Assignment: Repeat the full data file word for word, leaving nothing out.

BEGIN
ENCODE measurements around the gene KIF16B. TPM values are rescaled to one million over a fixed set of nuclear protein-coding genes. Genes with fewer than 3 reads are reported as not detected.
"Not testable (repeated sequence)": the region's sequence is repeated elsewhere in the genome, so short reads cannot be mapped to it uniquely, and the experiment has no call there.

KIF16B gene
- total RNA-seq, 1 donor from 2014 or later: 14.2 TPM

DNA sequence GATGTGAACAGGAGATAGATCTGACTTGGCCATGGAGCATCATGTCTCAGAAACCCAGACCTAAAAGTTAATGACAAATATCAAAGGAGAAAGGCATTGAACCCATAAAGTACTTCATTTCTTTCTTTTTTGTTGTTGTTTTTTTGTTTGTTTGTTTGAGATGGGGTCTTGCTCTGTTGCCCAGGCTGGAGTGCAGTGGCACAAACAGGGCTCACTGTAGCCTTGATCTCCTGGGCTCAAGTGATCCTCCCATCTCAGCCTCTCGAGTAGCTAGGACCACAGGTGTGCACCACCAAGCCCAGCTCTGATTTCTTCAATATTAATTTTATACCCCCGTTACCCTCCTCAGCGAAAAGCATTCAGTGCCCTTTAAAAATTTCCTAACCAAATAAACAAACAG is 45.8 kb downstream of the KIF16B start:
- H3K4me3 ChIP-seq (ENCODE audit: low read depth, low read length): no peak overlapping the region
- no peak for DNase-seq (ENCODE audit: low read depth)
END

ENCODE measurements around the gene KIF16B. TPM values are rescaled to one million over a fixed set of nuclear protein-coding genes. Genes with fewer than 3 reads are reported as not detected.
"Not testable (repeated sequence)": the region's sequence is repeated elsewhere in the genome, so short reads cannot be mapped to it uniquely, and the experiment has no call there.

KIF16B gene
- total RNA-seq, 1 donor from 2014 or later: 14.2 TPM

DNA sequence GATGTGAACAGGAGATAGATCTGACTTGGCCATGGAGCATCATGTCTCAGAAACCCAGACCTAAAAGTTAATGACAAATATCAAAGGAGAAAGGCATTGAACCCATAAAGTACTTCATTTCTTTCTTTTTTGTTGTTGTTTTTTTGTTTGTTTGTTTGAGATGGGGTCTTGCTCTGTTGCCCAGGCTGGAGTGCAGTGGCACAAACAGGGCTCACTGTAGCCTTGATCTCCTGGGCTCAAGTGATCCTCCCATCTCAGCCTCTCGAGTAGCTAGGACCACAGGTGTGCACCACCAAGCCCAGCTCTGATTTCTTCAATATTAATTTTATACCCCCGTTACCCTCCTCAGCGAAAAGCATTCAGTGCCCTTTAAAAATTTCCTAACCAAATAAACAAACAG is 45.8 kb downstream of the KIF16B start:
- H3K4me3 ChIP-seq (ENCODE audit: low read depth, low read length): no peak overlapping the region
- no peak for DNase-seq (ENCODE audit: low read depth)